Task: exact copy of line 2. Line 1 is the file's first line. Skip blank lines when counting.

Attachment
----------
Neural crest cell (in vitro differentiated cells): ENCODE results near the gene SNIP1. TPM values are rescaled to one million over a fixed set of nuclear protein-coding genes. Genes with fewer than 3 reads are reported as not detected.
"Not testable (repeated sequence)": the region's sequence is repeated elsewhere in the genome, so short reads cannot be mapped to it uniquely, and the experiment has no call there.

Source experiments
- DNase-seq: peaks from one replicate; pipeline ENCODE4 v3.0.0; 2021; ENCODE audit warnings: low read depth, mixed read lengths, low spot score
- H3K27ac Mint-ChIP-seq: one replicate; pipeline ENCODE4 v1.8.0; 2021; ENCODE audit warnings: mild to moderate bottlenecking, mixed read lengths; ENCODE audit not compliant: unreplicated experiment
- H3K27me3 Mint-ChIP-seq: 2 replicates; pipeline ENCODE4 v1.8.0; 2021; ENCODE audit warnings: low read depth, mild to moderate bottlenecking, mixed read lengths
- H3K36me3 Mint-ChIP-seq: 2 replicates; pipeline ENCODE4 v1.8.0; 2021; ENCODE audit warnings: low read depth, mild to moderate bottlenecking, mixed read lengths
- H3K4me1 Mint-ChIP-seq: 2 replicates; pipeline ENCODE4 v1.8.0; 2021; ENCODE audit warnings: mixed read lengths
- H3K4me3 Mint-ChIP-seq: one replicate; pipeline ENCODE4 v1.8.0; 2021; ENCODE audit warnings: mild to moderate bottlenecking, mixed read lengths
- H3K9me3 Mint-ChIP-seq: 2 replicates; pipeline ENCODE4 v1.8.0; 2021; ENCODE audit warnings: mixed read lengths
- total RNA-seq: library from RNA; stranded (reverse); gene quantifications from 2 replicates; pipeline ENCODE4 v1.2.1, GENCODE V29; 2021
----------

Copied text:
"Not testable (repeated sequence)": the region's sequence is repeated elsewhere in the genome, so short reads cannot be mapped to it uniquely, and the experiment has no call there.